I am adding my voice to the tens of thousands in Michigan calling upon you to act responsibility in representing us the constituents of your state and veto any and all changes to the recent proposals passed through a vote and those deliberately passed through legislative action (to be overturned after the election) before the November 6th election and endorsed by petition.

Thank you for your time and consideration.

Regards,

run75441

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Mourning The Death Of The New World Order

Mourning The Death Of The New World Order

 I think this is behind the apparently bipartisan and intense outpouring of mourning over the death of 94 year old George H.W. Bush, indeed with some of this even being for the broader post-World War II era in which the US predominated over the world.  Bush was president when the long Cold War with the former Soviet Union came to its end with the victory of the US and the breaking up of the USSR, as well as being the last president to have been a veteran of WW II, and a highly decorated one at that, leaving only Bob Dole as a major political figure still alive who is a veteran of that increasingly distant war that ended with the US clearly on top of the world economically and politically.  While the Bush family has reportedly promised to avoid criticism of President Trump at later today’s funeral, who will attend if not deliver a eulogy, it is both the personal contrast between Bush and Trump that is propelling this high level of mourning, the general personal decency of Bush with the utter lack of any on the part of Trump, but Trump’s role in apparently pushing forward the dissolution, or at least serious weakening of that order that Bush supposedly oversaw the beginning of it at the end of the Cold War, a period when the US moved into a position of complete leadership with Francis Fukuyama even declaring that we had come to the “end of hisotry” as western-style liberal democracy seemed to sweep all before it.

For all of his personal decency and moderation, as well as his generally capable and cautious handling of foreign affaris, Bush can be criticized for many things, mostly regarding domestic matters.  He opposed the Civil Rights Act at the time it was being considered, although he later regretted that.  His campaign ran the infamously racist Willie Horton ad when he ran for president in 1988.  He ignored his own warnings about how Reagan’s claim that he could cut taxes, increase defense epending, while reducing the budget deficit amounted to “voodoo economics,” to join the Reagan admininistration as vice president and then promise “read my lips, no new taxes” while running in 1988.  Of course he damaged himself politically by violating that promise in a budget deal in 1990 that involed raising taxes, with this preceding an economic downturn that led to his defeat by Bill Clinton in 1992.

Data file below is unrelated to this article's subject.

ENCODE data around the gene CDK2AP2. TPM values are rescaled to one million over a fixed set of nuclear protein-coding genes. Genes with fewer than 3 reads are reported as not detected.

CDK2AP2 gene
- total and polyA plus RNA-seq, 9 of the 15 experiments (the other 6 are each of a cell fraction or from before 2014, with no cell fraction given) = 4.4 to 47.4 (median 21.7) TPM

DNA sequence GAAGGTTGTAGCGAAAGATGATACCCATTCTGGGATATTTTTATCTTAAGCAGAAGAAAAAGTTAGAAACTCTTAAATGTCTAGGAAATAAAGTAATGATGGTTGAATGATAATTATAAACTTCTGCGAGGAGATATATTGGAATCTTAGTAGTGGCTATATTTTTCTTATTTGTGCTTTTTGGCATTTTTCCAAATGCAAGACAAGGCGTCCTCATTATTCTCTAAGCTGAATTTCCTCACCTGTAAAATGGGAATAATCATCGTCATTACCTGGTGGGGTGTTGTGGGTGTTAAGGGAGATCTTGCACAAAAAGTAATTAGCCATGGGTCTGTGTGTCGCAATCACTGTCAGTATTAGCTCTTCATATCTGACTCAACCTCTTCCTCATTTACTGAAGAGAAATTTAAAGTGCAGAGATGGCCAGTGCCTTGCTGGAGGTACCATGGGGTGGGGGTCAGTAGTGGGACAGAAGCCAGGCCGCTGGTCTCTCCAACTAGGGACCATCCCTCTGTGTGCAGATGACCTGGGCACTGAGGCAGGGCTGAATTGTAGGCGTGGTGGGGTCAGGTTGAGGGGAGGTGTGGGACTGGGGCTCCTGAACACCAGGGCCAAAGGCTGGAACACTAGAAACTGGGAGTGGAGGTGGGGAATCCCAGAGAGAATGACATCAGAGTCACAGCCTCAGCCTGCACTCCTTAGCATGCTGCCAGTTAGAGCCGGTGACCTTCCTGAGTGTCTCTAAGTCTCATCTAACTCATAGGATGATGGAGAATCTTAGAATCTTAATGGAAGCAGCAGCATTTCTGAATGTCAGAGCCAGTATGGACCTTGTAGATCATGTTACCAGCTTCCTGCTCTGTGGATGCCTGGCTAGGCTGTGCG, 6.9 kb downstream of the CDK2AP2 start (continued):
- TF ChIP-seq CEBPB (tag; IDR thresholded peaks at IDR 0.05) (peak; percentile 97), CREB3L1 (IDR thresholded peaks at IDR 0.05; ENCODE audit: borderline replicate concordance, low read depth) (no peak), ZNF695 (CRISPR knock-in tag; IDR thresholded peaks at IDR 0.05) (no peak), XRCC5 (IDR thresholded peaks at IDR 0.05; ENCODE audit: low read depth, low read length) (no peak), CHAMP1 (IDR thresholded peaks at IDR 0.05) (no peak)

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I actually really disagree with Paul Krugman this time

Krugman argues that the Bank of Englands worst case scenario for no deal Brexit is implausibly bad. I agree with his conclusion, but strongly disagree with one argument (on a point which he stresses is quantitatively minor)

… the BoE includes some nonstandard effects of trade: they assume that reduced trade (and foreign direct investment) will reduce productivity more than the direct impacts on resource allocation would predict. They cite some statistical evidence, but it’s important to realize that this is black-box, reduced-form stuff: there’s no explicit mechanism through which it’s supposed to happen.

However, these assumed nonstandard effects aren’t what’s driving the really bad scenarios; they only, as I understand it, contribute something like 1 percentage point of GDP to the predicted costs.

[skip]

On the substance: I’m skeptical about the supposed effects of trade on productivity. I know that there’s some evidence for such effects; trade seems to favor more productive firms. But relying a lot on effects we can’t model seems dubious.

In particular, I have strong memories of the openness-growth debacle of the 1990s.

I comment.

To me sentence “But relying a lot on effects we can’t model seems dubious” seems dubious. What do you mean “we” bright man ? I am willing to bet you could whip up a model where trade causes high productivity growth within 15 minutes.I am not willing to bet on you against you as being the guy who bet he couldn’t do it would creat a bit of conflict of interests.

I will attempt to do it in 30 minutes (OK I have begun thinkin already).

Then against data you have an example (one (1)). I can think of many debacles of people who decided not to rely on an effect because they couldn’t model it.